About 1,500 attended the New England Cannabis Convention’s inaugural show in South Burlington, Vermont, meeting the expectations of organizers and setting the stage for an event next year – when cannabis use and possession will be legal for adults in the state.
“The hype is real,” said Eli Harrington, co-founder of Heady Vermont and one of the event organizers, Saturday on the show floor. Harrington, who also led the panel discussions over two days, noted the event’s variety of attendees – shirts, ties, camo, and flannel – and called the event “hugely important” for the state’s existing hemp producers.
“Everyone has a chance to showcase in a more conventional tradeshow space,” he remarked as the afternoon crowd bustled behind him. “This is phase one – hemp and legal CBD – and phase two is everyone getting ramped up for July 1 and ready to grow.”
Harrington, and his Heady Vermont partner Monica Donovan, laid the groundwork for the convention two years ago – in the meantime organizing a Hemp Fest last September and a series of hemp and CBD farmer’s markets throughout the state – and eyed a relationship with NECANN, who have successfully held conventions in, now, six markets.
NECANN CEO and co-founder Marc Shepard called the turnout “fantastic,” noting that vendor space had long been sold out. He compared the interest from the public and vendors as to that of their maiden Massachusetts and Rhode Island shows.
“We try to create a locally-focused conference and one of the main goals is to get that critical mass in a room,” Shepard said between ticket sales. “When we can do an event like this … you get the people on the outside saying ‘this is an industry convention – just like an auto show – this is real business’ and it just helps push toward normalization.”
He called the Vermont show unique because of the state’s already strong hemp and CBD industry; while the Maine shows have more of a homegrow focus and Rhode Island a more medical cannabis focus because “that’s what’s legal right now.
“All of these events are very catered toward each state’s current situation,” he said, “but we can do this event in any state that has, at least, a medical program and get that critical mass.”
While hemp and CBD dominated the show floor, ancillary businesses took the opportunity to stake their claim. Jesse Harper, owner of Vermont Security Systems, said that while he had “a little” hesitation about exhibiting at a cannabis-centric event, he wants to be “ahead of the curve” and position themselves as “the provider” for the state’s cannabis industry. He anticipates he will serve between 50 and 100 canna-business clients within the next two years but admits that “no one really knows” how many businesses will operate in the state’s industry right now because it’s unclear when the legislature will implement a tax-and-regulate regime.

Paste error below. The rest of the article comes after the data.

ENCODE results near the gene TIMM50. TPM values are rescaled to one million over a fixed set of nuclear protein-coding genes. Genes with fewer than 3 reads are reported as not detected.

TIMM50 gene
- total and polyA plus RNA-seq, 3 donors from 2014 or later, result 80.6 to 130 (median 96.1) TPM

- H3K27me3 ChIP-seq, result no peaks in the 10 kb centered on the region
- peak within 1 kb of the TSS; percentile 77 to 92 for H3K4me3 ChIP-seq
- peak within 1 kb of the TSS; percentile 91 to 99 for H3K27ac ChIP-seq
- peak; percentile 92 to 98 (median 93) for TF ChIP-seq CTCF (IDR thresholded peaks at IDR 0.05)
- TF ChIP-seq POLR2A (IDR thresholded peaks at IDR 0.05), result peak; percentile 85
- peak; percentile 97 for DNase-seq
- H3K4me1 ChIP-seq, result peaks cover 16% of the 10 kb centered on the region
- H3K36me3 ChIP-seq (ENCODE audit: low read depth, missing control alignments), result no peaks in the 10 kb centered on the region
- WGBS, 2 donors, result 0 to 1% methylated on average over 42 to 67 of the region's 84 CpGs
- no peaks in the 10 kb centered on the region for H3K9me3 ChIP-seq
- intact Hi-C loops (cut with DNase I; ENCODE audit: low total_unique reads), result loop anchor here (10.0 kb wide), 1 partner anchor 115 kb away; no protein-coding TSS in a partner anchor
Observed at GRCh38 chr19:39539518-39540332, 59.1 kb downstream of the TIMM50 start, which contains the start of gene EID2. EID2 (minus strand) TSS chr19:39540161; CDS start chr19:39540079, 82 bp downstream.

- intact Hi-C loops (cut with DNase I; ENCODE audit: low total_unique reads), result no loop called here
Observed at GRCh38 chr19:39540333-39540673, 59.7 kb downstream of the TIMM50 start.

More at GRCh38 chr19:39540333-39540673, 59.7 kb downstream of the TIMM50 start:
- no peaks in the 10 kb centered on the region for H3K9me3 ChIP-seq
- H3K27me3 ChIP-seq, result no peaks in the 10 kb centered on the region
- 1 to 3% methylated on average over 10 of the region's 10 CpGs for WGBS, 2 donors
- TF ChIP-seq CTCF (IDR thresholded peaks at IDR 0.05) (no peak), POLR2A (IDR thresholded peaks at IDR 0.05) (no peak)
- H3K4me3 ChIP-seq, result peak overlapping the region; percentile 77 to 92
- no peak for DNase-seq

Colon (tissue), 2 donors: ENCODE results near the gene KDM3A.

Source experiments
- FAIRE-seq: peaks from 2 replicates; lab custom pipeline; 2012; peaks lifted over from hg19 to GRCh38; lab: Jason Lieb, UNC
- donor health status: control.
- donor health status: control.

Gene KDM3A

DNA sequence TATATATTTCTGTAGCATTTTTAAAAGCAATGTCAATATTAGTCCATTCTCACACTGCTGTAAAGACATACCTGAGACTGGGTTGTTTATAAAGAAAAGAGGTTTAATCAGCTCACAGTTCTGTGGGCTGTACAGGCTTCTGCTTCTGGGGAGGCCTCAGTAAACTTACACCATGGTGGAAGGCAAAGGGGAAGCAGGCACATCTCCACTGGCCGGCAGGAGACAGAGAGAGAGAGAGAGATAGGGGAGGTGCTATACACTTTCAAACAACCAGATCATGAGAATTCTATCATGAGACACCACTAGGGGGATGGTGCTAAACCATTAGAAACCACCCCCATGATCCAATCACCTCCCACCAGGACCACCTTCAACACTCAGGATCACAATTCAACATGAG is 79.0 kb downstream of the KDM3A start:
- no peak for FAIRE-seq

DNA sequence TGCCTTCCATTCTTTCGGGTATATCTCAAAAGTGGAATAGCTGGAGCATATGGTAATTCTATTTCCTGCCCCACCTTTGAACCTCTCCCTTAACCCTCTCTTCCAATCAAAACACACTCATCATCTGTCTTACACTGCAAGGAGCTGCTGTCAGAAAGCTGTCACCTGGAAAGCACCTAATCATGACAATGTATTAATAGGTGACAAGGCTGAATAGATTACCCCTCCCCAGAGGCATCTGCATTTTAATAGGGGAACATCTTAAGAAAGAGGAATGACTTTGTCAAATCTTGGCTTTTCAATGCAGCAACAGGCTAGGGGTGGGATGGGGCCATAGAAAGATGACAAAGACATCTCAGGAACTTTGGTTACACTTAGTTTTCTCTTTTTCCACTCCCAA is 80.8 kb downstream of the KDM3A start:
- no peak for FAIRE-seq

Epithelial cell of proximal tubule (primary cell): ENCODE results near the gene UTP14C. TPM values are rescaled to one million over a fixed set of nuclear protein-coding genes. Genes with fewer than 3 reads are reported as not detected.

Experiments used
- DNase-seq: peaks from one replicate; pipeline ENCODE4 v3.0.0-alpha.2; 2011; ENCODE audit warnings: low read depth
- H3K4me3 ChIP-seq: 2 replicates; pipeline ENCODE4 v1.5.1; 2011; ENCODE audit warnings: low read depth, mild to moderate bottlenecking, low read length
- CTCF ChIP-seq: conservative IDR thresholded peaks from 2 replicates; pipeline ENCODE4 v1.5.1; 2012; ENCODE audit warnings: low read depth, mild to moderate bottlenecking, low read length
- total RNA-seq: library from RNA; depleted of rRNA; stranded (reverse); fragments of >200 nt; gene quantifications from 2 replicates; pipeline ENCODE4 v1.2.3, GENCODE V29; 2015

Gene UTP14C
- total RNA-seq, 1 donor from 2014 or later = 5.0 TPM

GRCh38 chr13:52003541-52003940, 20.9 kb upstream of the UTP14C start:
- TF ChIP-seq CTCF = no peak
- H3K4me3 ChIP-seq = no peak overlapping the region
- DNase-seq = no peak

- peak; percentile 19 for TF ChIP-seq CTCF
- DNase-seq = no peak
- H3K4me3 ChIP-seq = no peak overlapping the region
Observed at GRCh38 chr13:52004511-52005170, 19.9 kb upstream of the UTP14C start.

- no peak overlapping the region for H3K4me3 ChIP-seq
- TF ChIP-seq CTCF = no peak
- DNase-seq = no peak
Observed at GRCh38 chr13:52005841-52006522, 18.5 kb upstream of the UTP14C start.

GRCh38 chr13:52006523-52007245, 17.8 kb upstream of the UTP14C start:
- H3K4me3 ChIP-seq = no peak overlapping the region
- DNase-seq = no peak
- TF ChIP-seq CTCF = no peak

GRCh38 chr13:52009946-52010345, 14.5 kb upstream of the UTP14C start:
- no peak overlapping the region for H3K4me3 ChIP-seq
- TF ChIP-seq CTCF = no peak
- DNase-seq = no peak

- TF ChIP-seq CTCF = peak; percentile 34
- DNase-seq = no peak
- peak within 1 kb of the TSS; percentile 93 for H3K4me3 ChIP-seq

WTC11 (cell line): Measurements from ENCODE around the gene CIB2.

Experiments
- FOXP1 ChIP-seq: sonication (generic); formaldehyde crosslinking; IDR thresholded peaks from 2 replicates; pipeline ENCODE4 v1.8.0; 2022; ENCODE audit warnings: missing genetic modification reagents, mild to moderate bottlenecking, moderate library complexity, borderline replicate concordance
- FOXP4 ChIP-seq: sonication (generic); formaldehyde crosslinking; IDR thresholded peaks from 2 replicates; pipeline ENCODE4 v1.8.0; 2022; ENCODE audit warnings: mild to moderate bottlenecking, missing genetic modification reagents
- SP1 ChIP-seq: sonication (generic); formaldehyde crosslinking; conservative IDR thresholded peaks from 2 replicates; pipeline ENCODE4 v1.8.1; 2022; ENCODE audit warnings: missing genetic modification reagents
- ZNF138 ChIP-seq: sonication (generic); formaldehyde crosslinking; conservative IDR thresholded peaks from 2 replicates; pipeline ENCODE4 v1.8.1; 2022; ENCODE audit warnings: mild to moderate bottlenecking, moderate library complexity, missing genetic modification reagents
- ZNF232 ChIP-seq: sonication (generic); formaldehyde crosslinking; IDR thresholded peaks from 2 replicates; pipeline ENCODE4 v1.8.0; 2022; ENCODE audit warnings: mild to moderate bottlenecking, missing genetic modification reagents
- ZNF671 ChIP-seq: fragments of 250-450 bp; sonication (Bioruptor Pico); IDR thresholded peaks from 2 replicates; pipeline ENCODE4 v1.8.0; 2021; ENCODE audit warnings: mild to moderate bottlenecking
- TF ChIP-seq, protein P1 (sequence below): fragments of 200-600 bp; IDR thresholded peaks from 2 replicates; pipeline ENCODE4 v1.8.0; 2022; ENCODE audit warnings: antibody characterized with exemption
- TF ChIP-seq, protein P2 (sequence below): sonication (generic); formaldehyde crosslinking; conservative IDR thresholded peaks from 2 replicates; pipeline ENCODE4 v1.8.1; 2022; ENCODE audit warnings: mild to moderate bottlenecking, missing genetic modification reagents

“As a small business we get to pick and choose who we want to do business with – that’s one of the joys of small business ownership,” he said, “and we get along really well with our cannabis clients.”
Harper said the energy at the convention was “much higher” and “really positive” compared to more traditional home shows.
“People are absolutely here looking for something, there is excitement about what’s next,” he said.
Rob Smith, who with his Maine-based company Atlas Plant Trainer exhibited at the first NECANN in his home state, explained that the inaugural Vermont show was “smaller” and “more hemp-focused” than other shows; noting that he had tried to get a both for the show a month ago but booth space was sold out. He hoped that next year the event would be held in a larger hall in order to provide more booth opportunities because being an exhibitor at the shows are “absolutely critical” to his company’s growth.
“These [cannabis] conventions are a great place for consumers, growers, and enthusiasts to see all sorts of different products and learn from all sorts of different people,” said Smith, the CEO and co-founder.
Will Read, founder of Vermont-based brand development firm CannaPlanners, has attended NECANN shows in Rhode Island, Maine, and Massachusetts and called the Mother’s Day weekend show on-par with Maine’s show. He said that while he, obviously, attends the shows to sell his products and expertise, it’s also an opportunity to touch base with his current clients and other operators, who are rarely in the same room at once.
“This event was definitely a nice progression from Hemp Fest,” Read said in front of his booth, which displayed his designs scrolling by on a tablet and products from a few of his clients – including Atlas. “I think the next time this happens it’s going to be twice as big – it just keeps going.”
Read pointed out that many who paid for a Hemp Fest ticket eight months ago were paying for booth space at NECANN. “It shows what the organizers have been doing between each event,” he said.
While surveying the morning traffic, Harrington quipped, “It’s a billion-dollar business, whose billion dollars is it gonna be?” He attributed the quote to Shepard. “And next year we’ll be [a] legal [state] and we’ll be here again supporting that industry, too.”
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